Don McMahon Dies of Heart Attack : Dodger Scout, 57, Is Stricken While Pitching Batting Practice
Don McMahon, a special assignment scout for the Dodgers who had an 18-season major league career as a relief pitcher, died of a heart attack at a local hospital Wednesday evening after collapsing on the Dodger Stadium field during batting practice. He was 57.
McMahon, who had undergone heart bypass surgery 3 1/2 years ago when he was the Cleveland Indians’ pitching coach, collapsed at 4:45 p.m. Wednesday after pitching early batting practice. A Dodger spokesman said McMahon arrived at Queen of Angels Medical Center in Los Angeles at 5:21 and was pronounced dead at 6:15.
He is survived by his wife, Darlene, and six children. The family resides in Garden Grove.
The Dodgers had employed McMahon the last two seasons as a coach in the press box who relayed fielding positions of Dodger players to Manager Tom Lasorda in the dugout. He also had assisted pitching coach Ron Perranoski in working with Dodger pitchers.
“He was a great man, an outstanding person,” Lasorda said of McMahon. “I sat there with him and held his hand while the trainers were (administering CPR). I loved him like a brother. It’s a shame.”
McMahon, whose pitching career spanned from 1957 to 1974, played for six teams, participated in three World Series and posted a 90-68 career record. He also was selected to the 1958 National League All-Star team as a member of the Milwaukee Braves.
McMahon ranks among baseball’s all-time leaders in games pitched with 874 and in relief victories with 90. At age 43, McMahon posted a 4-0 record with the San Francisco Giants in 1973.
Wednesday, McMahon had almost concluded throwing early batting practice--part of his standard pregame routine--when he complained of dizziness and shortness of breath.
He sat on the grass near the batting cage, his hands grasping his chest. Several Dodger coaches assisted McMahon to the dugout, where he apparently went into cardiac arrest.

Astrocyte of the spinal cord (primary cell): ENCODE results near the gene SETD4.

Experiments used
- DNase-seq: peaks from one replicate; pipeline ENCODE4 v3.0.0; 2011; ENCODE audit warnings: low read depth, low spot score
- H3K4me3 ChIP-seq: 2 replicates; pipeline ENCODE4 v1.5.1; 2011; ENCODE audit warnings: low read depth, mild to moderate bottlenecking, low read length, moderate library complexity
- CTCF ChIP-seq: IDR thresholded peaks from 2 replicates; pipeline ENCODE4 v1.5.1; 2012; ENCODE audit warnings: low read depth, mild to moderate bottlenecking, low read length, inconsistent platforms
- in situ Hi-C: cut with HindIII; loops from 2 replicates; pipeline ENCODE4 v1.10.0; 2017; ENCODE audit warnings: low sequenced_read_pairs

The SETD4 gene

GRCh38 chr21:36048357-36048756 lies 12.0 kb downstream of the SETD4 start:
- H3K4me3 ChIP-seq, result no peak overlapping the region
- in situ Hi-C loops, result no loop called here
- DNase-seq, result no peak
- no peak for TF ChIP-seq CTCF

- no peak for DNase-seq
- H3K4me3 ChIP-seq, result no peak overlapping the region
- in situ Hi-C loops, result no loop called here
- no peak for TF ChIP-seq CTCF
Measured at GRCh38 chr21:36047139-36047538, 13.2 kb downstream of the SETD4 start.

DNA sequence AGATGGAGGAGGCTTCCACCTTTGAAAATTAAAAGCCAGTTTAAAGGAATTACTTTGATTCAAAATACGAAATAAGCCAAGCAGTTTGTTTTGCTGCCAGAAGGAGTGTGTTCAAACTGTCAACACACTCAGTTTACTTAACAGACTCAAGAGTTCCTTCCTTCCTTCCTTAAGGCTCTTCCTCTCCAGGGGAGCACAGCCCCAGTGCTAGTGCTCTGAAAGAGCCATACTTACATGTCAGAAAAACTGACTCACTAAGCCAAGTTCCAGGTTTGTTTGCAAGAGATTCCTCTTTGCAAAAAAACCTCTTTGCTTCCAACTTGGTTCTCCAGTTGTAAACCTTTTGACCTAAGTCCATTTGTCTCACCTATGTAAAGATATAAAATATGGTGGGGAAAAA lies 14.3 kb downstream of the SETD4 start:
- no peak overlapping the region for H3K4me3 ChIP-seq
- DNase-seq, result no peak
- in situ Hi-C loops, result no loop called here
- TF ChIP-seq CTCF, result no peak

Three Dodger trainers administered cardiopulmonary resuscitation until paramedics arrived. Paramedics worked on McMahon for 10 minutes before transporting him to the hospital.
Said Lasorda: “I was walking to the dugout with him and he said, ‘I feel dizzy.’ That’s the last words he said to me.” McMahon, described by those close to him on the Dodgers as a hard worker and a knowledgeable student of the game, had made it a regular practice of throwing early batting practice.
Manny Mota, the Dodger hitting coach, said McMahon usually pitched for 15 minutes before hitting ground balls to players during regular batting practice. “Today, he threw for about 12 minutes and told me he was feeling dizzy,” Mota said. “I told him to get off (the mound) and rest. In another three minutes, he would have been done and in the clubhouse. I could tell just by looking at him he was having trouble breathing.”
McMahon, who went to Erasmus Hall High School in Brooklyn, N.Y., with Raider owner Al Davis, was described Wednesday as a lover of sports who closely followed the Raiders and Lakers.
A Dodger spokesman said that, in 1986, Davis recommended McMahon for the Dodgers’ “eye-in-the-sky” job to then-Dodger vice president Al Campanis.
McMahon had exercised regularly since his bypass surgery. Last month, he pitched 18 innings of a media game between sportswriters and sportscasters at Dodger Stadium.
Former Dodger Duke Snider, who often batted against McMahon, said: “He never gave into a hitter. He was a great competitor. I didn’t know him well, but I know he was tough to hit against.”
Lasorda: “He loved to pitch. He wanted to do it. He really enjoyed it. He was a tough guy, a hard worker.”
Bill Buhler, the Dodgers’ head trainer, said exercise is recommended to heart bypass patients. “They want you to do what (McMahon) did (exercise),” Buhler said. “I’m sure people have run marathons after bypass surgery.”
Dodger players and coaches were told of McMahon’s death 45 minutes before Wednesday’s game against the St. Louis Cardinals. A moment of silence was observed before the national anthem. Said Dodger infielder Mickey Hatcher: “It was tough for me to go out there and play. To see him there in front of me on the field, it was frustrating. I just pictured him lying there the whole game. I’ll picture that my whole life.”